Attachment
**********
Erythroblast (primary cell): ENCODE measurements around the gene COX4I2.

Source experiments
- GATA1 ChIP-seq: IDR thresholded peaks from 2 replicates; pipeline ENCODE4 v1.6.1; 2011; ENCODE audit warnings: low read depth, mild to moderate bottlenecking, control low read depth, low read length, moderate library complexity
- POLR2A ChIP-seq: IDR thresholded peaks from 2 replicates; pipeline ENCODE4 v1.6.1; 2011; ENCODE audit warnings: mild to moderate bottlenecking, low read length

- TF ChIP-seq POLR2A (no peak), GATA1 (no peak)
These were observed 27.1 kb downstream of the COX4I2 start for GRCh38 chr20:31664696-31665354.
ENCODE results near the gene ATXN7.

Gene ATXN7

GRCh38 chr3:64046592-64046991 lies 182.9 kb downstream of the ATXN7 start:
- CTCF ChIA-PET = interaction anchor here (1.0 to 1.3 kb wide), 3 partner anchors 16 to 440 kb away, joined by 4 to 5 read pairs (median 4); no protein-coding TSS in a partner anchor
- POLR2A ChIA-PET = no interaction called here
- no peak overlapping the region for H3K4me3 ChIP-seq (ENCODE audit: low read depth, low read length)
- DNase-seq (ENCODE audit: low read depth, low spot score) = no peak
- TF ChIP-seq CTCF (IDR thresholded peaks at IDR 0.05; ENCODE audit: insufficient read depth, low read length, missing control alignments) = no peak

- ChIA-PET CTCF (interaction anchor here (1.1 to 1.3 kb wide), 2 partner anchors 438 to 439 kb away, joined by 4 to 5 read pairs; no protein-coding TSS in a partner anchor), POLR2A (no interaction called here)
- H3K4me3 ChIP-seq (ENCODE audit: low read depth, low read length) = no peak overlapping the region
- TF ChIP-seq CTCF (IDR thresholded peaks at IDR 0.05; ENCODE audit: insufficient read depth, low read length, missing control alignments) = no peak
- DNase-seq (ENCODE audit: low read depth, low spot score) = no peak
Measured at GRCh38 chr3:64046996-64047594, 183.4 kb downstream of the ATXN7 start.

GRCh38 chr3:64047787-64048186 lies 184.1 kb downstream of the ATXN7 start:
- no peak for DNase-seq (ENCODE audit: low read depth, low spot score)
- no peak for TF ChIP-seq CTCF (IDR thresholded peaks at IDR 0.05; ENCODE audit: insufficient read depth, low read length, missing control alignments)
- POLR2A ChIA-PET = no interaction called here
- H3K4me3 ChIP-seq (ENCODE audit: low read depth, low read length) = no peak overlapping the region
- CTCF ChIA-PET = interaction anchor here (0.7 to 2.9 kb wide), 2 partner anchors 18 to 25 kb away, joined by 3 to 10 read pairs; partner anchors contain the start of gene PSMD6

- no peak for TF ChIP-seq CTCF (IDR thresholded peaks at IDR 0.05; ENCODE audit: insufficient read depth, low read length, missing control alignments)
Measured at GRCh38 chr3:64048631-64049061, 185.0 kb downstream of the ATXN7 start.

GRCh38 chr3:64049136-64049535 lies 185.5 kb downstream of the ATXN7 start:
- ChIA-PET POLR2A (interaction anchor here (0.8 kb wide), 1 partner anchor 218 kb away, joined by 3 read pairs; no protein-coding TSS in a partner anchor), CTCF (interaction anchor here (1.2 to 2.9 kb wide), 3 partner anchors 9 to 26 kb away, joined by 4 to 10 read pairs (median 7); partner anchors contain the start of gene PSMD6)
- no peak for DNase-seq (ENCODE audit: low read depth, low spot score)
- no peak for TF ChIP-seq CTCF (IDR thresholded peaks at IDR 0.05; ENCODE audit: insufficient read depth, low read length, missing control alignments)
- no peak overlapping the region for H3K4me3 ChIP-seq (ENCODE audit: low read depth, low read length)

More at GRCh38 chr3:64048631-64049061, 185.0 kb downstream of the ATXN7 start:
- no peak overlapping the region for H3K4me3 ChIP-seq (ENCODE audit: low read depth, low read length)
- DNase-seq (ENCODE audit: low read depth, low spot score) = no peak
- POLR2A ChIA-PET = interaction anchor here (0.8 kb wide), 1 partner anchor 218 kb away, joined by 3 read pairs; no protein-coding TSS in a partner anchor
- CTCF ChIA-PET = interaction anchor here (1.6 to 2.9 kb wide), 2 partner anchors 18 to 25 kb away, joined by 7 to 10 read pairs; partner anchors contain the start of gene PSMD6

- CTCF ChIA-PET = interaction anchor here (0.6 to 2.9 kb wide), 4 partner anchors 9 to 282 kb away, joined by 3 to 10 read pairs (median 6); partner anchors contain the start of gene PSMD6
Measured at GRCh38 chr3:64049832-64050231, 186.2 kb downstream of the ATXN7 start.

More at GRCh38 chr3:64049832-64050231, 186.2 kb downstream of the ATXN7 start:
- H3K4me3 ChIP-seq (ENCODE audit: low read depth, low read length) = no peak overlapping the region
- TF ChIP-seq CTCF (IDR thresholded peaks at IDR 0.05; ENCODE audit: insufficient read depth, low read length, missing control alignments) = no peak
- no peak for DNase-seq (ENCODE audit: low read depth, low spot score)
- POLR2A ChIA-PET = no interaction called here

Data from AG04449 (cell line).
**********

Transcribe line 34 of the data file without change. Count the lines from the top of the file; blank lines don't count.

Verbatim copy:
- no peak overlapping the region for H3K4me3 ChIP-seq (ENCODE audit: low read depth, low read length)